I was born in Texas, grew up believing — and still believe — that Robert E. Lee was one of the finest men ever to draw breath. As a boy, whenever I daydreamed about the Civil War, I always wore a gray uniform. To me, the Confederate battle flag has never had any racially charged meaning. Still, I now believe that it shouldn’t be flown above the South Carolina state capitol.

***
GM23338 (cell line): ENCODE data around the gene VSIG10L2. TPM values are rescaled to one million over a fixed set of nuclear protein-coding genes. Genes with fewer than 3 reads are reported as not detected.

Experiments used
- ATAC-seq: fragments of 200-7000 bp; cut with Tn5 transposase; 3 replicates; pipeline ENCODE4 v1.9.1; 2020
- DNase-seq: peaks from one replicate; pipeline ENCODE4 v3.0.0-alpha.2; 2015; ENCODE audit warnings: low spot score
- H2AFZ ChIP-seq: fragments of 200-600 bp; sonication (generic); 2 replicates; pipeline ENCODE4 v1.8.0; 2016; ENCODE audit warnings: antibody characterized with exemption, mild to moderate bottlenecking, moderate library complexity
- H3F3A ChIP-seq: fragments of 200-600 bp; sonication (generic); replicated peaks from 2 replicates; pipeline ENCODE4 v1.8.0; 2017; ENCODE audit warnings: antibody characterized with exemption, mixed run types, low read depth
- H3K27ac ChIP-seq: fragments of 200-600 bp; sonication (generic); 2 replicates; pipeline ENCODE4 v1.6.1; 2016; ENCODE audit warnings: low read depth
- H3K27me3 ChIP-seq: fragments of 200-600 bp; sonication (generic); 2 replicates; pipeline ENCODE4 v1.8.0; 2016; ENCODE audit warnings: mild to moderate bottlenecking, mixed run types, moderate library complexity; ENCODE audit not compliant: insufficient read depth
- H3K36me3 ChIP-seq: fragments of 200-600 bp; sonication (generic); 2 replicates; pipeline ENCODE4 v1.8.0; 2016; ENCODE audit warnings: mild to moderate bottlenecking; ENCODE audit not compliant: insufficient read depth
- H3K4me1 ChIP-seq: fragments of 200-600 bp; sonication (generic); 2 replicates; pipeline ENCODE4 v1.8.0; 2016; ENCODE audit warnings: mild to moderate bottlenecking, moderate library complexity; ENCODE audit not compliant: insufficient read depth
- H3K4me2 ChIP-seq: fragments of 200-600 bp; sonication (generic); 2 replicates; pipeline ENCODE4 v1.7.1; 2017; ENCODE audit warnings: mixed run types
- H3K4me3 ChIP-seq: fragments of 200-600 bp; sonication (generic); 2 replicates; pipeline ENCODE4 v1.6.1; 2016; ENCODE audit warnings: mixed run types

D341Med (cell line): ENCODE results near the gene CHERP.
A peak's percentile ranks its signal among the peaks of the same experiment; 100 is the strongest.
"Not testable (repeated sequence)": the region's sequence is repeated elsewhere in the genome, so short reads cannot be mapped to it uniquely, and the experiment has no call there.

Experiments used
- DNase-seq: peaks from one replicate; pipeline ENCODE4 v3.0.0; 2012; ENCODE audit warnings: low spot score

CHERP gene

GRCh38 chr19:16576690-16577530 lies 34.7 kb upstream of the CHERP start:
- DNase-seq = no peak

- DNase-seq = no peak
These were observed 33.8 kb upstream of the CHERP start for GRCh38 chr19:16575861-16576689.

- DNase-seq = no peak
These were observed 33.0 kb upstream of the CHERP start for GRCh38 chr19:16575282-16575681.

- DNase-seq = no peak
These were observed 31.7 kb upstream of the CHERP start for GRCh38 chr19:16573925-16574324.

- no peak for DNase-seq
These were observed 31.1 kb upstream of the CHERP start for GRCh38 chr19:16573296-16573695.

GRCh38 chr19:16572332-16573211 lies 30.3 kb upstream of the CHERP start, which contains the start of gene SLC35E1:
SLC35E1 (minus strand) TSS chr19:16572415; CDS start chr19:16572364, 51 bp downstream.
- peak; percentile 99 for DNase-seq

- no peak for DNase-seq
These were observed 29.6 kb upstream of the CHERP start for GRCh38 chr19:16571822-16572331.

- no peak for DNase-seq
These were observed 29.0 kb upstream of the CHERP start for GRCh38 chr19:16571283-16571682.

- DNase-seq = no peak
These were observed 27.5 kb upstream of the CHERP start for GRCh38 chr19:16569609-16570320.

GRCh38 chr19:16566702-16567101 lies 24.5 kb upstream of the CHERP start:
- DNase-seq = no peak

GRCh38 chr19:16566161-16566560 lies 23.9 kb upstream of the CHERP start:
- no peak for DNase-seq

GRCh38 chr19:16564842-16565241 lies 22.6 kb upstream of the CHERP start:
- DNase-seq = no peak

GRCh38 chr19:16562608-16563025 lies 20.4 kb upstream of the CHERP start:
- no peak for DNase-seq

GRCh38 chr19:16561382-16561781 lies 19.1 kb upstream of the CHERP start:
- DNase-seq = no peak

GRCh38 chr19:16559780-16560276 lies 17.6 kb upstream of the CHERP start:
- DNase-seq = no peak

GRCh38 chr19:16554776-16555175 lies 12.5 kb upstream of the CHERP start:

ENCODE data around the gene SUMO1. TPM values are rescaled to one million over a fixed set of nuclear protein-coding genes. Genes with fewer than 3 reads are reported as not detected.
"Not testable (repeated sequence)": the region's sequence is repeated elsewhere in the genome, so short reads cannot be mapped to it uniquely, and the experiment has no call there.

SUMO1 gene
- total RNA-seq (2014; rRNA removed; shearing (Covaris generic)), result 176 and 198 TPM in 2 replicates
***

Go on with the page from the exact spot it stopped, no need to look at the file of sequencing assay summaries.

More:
We have to recognize that the flag sends an ambiguous message. It is certainly true that it can signify Southern heritage. But to many people, it showed opposition to desegregation when it was first raised by the state in 1962. And to some, the flag still signifies continued racism and the opposition to equal rights for blacks and whites. After all, 38 percent of South Carolinians voted against the repeal of a miscegenation ban in the state constitution — in 1998.

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